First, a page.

How to Pick Your Perfect Kayak

Deciding to go out onto the water and explore with only your day bag, a kayak, and a paddle can be an exhilarating and extremely memorable adventure. You’re treated to a very authentic view of the nature around you, and it can be much more relaxing than a hike of similar distance.

Kayaks are an extremely accessible form of water transport and are enjoyed by thousands, if not hundreds of thousands, each year. They’re lightweight, can be relatively inexpensive, don’t require any fuel, and are incredibly safe and secure to use. There’s still a bit of difference between models, and picking the right one can make or break your water-based experience. For that reason, in particular, here’s how you can select a kayak that best serves your wants and needs.

Sit-In vs. Sit-On-Top

One of the most significant differences in kayaks is whether or not your model will be a sit-in or a sit-on-top. The sit-in style of kayak is what comes to most people’s minds when they picture a kayak and have an interior seat, and you extend your legs into the body of the kayak. This gives you a bit of protection from the elements and is often relatively comfortable, and even have some added storage space, either behind your back or in front of your feet. A sit-in kayak is reasonably spacious inside and is well-suited for day trips, or if you need your kayak to be your mobile “base” while out on the water.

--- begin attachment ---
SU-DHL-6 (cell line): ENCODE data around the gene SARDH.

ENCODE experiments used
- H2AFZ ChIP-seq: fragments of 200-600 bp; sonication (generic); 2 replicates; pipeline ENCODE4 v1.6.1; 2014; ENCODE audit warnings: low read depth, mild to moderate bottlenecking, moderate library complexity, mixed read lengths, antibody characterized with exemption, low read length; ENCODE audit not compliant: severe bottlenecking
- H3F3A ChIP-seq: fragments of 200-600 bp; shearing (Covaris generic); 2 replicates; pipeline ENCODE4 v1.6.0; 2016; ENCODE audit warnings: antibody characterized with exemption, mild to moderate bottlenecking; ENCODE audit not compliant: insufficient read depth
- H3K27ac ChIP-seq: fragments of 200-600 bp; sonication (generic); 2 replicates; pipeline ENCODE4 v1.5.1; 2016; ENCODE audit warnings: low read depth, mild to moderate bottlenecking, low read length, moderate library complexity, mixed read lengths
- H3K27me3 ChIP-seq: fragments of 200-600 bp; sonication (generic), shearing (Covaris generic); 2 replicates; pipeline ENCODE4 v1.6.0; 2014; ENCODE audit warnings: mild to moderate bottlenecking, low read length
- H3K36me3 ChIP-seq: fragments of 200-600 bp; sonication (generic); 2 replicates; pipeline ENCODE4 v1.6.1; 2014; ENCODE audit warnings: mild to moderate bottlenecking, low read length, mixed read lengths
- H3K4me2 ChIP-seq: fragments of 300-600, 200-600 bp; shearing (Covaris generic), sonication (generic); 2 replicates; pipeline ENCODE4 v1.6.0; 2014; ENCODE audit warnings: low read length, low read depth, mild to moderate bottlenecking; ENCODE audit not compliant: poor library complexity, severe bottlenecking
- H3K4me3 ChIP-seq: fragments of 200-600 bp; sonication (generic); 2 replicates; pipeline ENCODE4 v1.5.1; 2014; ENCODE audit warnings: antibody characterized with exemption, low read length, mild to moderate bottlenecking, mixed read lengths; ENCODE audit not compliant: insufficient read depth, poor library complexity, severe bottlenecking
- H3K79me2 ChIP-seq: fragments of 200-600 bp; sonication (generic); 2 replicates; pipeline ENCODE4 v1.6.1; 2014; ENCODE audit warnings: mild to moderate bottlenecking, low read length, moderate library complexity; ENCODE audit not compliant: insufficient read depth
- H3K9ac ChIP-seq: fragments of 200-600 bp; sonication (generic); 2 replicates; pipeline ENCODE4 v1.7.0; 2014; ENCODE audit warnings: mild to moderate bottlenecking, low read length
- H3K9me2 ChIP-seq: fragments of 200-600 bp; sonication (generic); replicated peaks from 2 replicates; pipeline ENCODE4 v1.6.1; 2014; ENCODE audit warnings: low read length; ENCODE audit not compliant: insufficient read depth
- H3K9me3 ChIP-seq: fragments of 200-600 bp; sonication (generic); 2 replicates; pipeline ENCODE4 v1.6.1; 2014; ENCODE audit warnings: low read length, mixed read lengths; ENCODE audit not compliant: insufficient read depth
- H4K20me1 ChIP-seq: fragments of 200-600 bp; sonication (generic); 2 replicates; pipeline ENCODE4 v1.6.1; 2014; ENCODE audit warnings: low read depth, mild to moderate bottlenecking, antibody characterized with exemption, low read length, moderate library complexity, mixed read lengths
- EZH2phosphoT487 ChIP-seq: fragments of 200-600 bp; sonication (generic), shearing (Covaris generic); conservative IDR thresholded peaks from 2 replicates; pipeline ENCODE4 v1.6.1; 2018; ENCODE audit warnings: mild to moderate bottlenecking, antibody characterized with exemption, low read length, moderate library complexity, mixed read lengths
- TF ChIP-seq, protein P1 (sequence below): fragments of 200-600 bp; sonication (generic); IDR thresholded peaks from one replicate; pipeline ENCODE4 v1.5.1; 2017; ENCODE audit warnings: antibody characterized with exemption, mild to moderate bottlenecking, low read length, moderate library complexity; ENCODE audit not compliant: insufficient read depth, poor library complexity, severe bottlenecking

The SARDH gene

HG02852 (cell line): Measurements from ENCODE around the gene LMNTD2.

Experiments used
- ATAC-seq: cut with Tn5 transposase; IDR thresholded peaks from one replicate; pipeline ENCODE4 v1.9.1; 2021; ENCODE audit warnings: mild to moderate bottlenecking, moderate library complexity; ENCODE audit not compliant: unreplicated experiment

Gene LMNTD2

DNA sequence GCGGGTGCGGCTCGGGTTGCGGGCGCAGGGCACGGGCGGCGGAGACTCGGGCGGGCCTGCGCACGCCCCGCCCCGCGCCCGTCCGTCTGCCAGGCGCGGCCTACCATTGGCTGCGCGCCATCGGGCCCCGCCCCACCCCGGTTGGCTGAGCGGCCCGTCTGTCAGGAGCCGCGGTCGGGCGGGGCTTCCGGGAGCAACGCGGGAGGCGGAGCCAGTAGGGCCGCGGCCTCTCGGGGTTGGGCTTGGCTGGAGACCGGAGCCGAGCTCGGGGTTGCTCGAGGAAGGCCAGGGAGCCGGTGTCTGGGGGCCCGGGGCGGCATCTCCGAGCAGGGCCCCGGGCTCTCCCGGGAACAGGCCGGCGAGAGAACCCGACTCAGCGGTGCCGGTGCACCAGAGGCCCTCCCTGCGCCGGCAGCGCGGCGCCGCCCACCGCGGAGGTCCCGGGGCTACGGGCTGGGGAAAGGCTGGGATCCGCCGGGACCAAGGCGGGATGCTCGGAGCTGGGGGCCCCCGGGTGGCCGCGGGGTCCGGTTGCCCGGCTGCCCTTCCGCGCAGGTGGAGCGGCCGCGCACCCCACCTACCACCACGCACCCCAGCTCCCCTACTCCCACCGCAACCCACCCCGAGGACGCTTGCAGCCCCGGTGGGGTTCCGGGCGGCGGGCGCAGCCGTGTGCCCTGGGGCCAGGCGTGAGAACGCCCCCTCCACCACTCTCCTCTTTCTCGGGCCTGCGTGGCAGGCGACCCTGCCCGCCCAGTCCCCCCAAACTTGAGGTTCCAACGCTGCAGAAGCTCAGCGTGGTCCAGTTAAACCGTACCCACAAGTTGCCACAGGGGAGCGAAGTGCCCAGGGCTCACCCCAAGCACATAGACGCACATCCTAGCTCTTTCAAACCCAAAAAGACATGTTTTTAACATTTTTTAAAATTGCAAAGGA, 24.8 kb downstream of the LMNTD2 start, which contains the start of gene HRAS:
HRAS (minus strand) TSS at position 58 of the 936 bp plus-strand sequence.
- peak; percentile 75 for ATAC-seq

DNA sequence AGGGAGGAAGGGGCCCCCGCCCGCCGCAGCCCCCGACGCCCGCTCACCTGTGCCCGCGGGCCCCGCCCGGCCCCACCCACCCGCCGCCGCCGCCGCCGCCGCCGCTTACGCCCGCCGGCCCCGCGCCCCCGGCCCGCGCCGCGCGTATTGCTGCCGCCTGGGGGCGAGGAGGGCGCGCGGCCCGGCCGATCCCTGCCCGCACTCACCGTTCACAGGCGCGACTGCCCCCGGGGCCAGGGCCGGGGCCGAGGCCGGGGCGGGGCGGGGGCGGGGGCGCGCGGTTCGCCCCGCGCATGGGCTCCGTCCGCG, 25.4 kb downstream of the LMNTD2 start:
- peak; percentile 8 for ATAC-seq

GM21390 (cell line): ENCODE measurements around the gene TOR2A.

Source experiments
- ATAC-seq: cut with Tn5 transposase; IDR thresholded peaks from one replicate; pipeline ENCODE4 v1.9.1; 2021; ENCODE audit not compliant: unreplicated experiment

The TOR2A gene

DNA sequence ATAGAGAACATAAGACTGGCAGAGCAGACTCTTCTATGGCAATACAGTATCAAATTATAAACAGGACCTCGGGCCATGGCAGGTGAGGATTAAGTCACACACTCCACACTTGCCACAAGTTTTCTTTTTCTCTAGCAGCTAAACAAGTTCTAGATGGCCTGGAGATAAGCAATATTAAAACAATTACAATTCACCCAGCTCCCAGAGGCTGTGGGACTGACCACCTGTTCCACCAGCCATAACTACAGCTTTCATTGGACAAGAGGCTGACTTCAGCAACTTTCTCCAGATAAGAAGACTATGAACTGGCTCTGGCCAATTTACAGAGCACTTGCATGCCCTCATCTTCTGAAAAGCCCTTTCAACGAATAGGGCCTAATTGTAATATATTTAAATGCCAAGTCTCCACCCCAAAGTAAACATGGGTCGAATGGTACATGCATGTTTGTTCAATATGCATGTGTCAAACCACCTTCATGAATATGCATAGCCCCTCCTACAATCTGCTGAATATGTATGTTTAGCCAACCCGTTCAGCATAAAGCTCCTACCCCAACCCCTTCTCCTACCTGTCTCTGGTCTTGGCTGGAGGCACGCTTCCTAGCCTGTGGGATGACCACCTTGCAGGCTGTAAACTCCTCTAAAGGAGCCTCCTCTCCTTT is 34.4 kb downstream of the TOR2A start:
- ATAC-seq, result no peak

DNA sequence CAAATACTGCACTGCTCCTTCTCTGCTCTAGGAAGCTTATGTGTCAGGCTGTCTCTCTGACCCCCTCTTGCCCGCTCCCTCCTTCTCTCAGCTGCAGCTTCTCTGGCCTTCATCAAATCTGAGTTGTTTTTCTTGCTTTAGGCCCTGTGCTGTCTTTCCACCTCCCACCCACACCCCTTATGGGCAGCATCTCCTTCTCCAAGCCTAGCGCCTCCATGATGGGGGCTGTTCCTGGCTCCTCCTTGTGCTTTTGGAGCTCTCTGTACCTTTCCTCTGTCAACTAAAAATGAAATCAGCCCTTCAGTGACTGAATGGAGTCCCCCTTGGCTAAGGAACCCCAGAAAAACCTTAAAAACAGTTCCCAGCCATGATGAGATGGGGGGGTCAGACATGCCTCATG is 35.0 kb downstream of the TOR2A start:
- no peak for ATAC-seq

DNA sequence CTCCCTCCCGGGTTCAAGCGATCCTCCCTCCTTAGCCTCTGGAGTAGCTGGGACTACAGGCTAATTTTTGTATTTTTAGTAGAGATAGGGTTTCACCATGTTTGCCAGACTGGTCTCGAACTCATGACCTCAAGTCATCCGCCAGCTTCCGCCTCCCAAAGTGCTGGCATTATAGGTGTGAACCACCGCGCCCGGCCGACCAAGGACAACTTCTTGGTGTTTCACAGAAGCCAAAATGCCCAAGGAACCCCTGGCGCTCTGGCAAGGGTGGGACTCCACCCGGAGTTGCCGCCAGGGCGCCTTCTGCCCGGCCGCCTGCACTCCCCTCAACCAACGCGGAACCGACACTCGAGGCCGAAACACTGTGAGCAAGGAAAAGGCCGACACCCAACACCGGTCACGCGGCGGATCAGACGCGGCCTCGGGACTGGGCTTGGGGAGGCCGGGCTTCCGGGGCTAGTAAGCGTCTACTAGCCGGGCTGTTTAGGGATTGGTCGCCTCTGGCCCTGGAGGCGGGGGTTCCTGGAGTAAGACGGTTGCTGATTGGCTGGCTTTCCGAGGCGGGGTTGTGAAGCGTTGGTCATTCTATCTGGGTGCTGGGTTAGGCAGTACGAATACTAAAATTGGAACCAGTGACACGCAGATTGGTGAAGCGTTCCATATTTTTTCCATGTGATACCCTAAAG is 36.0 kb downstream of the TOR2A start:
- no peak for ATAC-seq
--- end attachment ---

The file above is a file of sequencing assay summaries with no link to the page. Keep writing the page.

A sit-on-top kayak is typically a pinch flatter and is closer to a paddleboard than, say, a canoe. They’re ideal for day trips where you’re close to your camping location, or for someone who’s just getting into using a kayak. There’s a much higher probability of you getting wet on a sit-on-top kayak, and they’re much more relaxed compared to what kind of use you’d expect from a sit-in.


How long your kayak should be must reflect what kind of terrain you’ll be navigating. According to Adventure Genesis, a long, narrow kayak will go fast and straight, while a short, wide kayak will be less prone to flipping and be easier to turn, but won’t be as fast. If you’re looking to go through small lakes and creeks, kayaks in the realm of 8′-13′ long will serve you perfectly. Should you instead be in the market for a touring kayak for use on bigger bodies of water, a 14′-18′ kayak is more up your alley.


Kayaks are only rated to handle a certain amount of weight, so make sure that you keep in mind your own weight, as well as the weight of all of the gear you intend to bring with you during a kayak trip when making a purchase. Choosing to save a few bucks could seriously compromise your safety and enjoyment, if you buy a kayak that isn’t designed to handle the weight you’re going to subject it to.


Choosing to get a kayak might just be the missing link between you and enjoying the great outdoors. There are many different options available. It’s recommended that you look at as many different kayaks as possible before settling on the one you’re going to get. You should focus on practical concerns like how easy it will be for you to get inside of it, how well it will be able to navigate the waterways you intend on bringing it to, and things of that nature. Best of luck!